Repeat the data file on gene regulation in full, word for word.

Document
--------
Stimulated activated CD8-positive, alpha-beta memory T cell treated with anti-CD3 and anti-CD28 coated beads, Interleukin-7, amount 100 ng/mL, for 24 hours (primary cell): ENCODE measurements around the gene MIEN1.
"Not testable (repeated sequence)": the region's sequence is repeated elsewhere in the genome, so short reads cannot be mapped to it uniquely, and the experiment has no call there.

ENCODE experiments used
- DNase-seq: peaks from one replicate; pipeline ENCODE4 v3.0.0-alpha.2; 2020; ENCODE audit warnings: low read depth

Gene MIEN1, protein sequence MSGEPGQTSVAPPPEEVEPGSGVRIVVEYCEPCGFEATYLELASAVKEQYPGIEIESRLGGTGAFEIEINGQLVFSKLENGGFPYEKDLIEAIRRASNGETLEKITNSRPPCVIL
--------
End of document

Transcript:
Stimulated activated CD8-positive, alpha-beta memory T cell treated with anti-CD3 and anti-CD28 coated beads, Interleukin-7, amount 100 ng/mL, for 24 hours (primary cell): ENCODE measurements around the gene MIEN1.
"Not testable (repeated sequence)": the region's sequence is repeated elsewhere in the genome, so short reads cannot be mapped to it uniquely, and the experiment has no call there.

ENCODE experiments used
- DNase-seq: peaks from one replicate; pipeline ENCODE4 v3.0.0-alpha.2; 2020; ENCODE audit warnings: low read depth

Gene MIEN1, protein sequence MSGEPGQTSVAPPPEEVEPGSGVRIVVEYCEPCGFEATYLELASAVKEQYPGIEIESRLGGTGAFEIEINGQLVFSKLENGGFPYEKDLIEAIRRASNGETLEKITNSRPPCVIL